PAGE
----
Contact

News & Insights

Expats in Spain not happy with Brexit deal

Bremain in Spain, a group aiming to protect the rights of British expats in Spain, has been a fierce critic of the way negotiations have been handled up to this point, and this new agreement appears to have done nothing but further increase the group’s anxiety over the fate of the expats it represents.

Chair of the group, Sue Wilson, expressed her concern that the EU and Britain are moving on to phase two of the negotiations when, she feels, there are so many unresolved issues still to be addressed concerning British citizens’ rights. Wilson noted her frustration at both the British government and the Union, saying that, instead of reaching a suitable and effective solution for the problems facing expats, they have decided to “lower the bar as to what constitutes ‘sufficient progress'”.

The frustration with the agreement stems from the fact that it doesn’t leave expats in any clearer position than before (as many hoped it would). Instead, it just serves to continue the huge amount of uncertainty that all British Expats have been feeling since it was initially announced Britain was leaving the EU. The new deal still does not make it clear whether expats will be able to keep their automatic residency rights. The hot-button topic of freedom of movement is still “outside the scope” of phase one negotiations. Therefore, whether expats are able to retain their right to move and work freely in other EU countries will be dependent on how trade negotiations unfold in phase two.

Wilson is also concerned that, as soon as negotiations move on to the second phase and the focus switches to striking a trade deal, citizens’ rights will be parked.

“If the outstanding issues could not be resolved when we were supposedly one of only three priorities, what chance is there when we are one of many more?” she said, adding that she and her fellow expats in Spain are as fearful as ever that they’ll be “thrown under the Brexit bus”.

The reception to the news elsewhere was not any better. Kalba Meadows, who runs the group Remain in France Together, said that the news was “far worse than we were expecting”, mentioning that continued freedom of movement is so important to many expats, yet the agreement so far has seemingly ignored this fact. Meadows went on to explain why freedom of movement is a crucial factor and shouldn’t be thrown aside or subject to other negotiations.

“This isn’t about the ability to visit friends in another country or pop over the border to do your shopping – many British people in France rely on freedom of movement for their livelihoods and without it they risk being unable to provide for their families,” Meadows said.

Meanwhile, Jane Golding, the chair of British in Europe, which represents 1.2 million British citizens in the EU, declared the deal was “even worse than expected”, labelling it as a “double disaster”.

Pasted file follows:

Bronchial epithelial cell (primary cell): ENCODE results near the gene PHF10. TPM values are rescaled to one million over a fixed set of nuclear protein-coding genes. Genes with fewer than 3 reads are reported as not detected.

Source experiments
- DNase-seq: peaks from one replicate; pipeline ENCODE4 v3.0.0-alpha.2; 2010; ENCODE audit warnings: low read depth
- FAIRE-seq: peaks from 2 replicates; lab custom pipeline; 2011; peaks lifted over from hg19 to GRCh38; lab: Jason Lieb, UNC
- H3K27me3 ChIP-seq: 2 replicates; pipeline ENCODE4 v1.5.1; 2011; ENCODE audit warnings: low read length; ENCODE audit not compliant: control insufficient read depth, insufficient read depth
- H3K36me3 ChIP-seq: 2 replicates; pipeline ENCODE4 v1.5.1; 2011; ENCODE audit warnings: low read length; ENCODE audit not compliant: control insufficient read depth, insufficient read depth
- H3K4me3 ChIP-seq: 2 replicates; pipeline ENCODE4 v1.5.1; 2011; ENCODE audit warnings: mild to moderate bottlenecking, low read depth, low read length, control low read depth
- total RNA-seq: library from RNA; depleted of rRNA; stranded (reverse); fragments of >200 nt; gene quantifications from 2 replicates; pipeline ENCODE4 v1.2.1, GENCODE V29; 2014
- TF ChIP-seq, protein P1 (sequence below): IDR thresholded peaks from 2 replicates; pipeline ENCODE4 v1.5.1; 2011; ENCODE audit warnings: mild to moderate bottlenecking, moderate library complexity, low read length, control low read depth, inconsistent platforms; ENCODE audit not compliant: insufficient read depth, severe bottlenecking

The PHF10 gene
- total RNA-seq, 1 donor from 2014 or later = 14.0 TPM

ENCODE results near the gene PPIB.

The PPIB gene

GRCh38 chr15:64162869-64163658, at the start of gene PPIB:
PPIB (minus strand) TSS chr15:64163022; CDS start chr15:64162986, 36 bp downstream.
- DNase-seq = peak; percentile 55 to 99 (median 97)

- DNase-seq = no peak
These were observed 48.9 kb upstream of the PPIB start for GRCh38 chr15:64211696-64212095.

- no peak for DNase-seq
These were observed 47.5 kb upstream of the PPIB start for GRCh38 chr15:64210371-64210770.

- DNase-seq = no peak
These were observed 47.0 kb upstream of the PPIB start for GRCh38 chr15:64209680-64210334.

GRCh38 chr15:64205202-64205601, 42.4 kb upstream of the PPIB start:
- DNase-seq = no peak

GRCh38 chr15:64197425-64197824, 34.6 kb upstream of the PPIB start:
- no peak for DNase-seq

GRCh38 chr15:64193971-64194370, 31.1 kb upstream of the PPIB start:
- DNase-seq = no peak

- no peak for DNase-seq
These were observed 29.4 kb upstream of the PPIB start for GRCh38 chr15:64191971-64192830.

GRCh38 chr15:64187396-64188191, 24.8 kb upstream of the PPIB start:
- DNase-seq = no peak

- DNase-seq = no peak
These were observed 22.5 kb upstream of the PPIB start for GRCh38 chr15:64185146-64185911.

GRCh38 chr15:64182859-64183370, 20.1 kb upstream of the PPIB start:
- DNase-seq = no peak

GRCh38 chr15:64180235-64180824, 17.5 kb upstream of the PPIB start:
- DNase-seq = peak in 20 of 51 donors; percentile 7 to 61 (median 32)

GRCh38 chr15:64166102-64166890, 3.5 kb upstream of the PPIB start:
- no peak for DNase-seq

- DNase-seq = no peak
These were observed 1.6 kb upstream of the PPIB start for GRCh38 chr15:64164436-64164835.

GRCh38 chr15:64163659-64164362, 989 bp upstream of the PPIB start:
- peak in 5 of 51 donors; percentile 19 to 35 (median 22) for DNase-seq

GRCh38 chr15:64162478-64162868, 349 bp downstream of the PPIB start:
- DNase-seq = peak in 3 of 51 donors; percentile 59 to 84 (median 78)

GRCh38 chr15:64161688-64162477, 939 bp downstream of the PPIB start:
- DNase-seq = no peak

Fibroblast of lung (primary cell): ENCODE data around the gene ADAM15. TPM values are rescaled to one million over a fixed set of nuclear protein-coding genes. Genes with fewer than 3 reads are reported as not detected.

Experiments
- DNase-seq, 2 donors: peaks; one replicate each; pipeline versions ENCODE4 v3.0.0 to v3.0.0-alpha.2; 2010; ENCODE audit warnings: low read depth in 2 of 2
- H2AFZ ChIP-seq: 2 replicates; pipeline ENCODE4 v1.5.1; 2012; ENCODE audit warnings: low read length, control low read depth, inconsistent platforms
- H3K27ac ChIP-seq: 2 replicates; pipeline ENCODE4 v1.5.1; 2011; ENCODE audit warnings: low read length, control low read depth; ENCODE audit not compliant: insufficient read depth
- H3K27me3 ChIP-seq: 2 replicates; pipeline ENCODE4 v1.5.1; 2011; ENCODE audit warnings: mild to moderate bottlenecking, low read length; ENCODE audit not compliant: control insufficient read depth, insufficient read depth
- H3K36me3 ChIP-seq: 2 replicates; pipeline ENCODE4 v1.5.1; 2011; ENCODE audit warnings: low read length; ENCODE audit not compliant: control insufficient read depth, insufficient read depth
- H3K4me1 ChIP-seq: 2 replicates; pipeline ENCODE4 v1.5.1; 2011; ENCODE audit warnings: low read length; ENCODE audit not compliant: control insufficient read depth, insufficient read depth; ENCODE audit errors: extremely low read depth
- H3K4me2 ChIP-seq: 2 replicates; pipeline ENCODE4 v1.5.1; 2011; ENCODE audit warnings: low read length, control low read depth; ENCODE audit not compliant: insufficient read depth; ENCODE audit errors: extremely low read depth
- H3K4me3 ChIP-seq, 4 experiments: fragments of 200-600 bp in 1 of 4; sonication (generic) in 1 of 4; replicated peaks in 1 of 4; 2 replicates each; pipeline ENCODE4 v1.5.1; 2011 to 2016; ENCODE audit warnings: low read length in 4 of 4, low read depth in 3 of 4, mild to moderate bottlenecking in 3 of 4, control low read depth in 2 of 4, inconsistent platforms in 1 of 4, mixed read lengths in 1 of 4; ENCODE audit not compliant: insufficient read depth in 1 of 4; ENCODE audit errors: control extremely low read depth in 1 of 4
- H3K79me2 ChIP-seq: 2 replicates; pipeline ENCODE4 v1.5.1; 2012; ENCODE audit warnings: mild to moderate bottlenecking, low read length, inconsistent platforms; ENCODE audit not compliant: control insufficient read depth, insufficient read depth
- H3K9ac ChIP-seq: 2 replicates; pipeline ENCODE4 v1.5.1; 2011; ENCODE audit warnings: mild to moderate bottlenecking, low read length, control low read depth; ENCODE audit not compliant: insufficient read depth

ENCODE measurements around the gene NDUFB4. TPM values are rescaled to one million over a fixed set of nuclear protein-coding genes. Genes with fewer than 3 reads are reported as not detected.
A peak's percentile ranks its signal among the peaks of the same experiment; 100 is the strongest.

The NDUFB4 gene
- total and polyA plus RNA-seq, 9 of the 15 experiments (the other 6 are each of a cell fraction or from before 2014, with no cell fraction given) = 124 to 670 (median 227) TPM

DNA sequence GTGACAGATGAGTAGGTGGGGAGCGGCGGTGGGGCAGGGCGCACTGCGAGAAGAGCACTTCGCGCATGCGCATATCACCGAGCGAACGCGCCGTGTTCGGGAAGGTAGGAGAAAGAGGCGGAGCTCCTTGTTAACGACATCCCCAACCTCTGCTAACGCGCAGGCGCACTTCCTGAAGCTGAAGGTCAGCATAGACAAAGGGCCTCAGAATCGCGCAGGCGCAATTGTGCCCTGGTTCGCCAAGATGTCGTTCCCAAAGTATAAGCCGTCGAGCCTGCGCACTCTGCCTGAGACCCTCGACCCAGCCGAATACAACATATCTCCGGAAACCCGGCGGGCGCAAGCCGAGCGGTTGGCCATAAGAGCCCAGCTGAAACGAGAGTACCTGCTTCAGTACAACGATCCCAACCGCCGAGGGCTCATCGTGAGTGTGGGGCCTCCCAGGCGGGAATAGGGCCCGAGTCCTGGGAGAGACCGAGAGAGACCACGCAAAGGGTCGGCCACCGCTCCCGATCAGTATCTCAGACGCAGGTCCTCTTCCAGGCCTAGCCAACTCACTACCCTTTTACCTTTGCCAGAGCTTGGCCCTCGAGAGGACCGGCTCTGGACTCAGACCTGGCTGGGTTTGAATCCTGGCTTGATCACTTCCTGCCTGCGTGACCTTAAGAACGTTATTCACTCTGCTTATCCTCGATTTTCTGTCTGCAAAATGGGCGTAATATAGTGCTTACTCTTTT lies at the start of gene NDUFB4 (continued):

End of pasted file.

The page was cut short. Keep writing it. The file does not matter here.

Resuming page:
While we may not be able to control the outcome of the Brexit negotiations, Blacktower’s advisers can help you seek to protect your finances so you’re in the best position to face the post-Brexit world. Offering pension transfer advice for expats in Spain, France and many other locations, we can help expats obtain at least some peace of mind for the future.

Other News

Reforms to pension tax relief may happen soon

TaxThe importance of putting money into a pension cannot be understated, and the British government has a regulation in place – the pension tax relief scheme – to encourage people to save. But many experts are predicting significant changes to the scheme. If you’re planning to retire overseas as an expat and take advantage of international pension transfers, you’ll need to stay updated with these changes.

How does pension tax relief work?

The pension tax relief scheme is an incentive to entice people to put money into their pension pot. To reward people for thinking ahead to their retirement, the government currently tops up their pension contributions based on the rate at which they pay income tax. So, basic rate taxpayers will receive 20 per cent tax relief (meaning they only need to pay £80 into their pot to get £100), while higher rate taxpayers are entitled to 40 per cent relief.

Read More

Buying residential property overseas in 2017 post-Trump with Brexit influences

Advice on buying overseas property from financial expert Simon Conn:

After the “shocks” of 2016, how will the overseas property market be affected in 2017 and will the most popular areas still be of interest? Although the Trump and Brexit decisions did have an initial effect on clients potentially purchasing an overseas property – where some people have deferred until the markets have settled down in the USA after the Presidential inauguration and Article 50 is finally implemented – others have seen this as a good time to look for opportunities and bargains available in the market.

Read More

Select your country

Please select your country of residence so we can provide you with the most relevant information:

You are currently viewing the Blacktower Financial Management EU website.

You may be looking for the Blacktower United States website.

Blacktower United States > X Stay on this site

Or choose your country.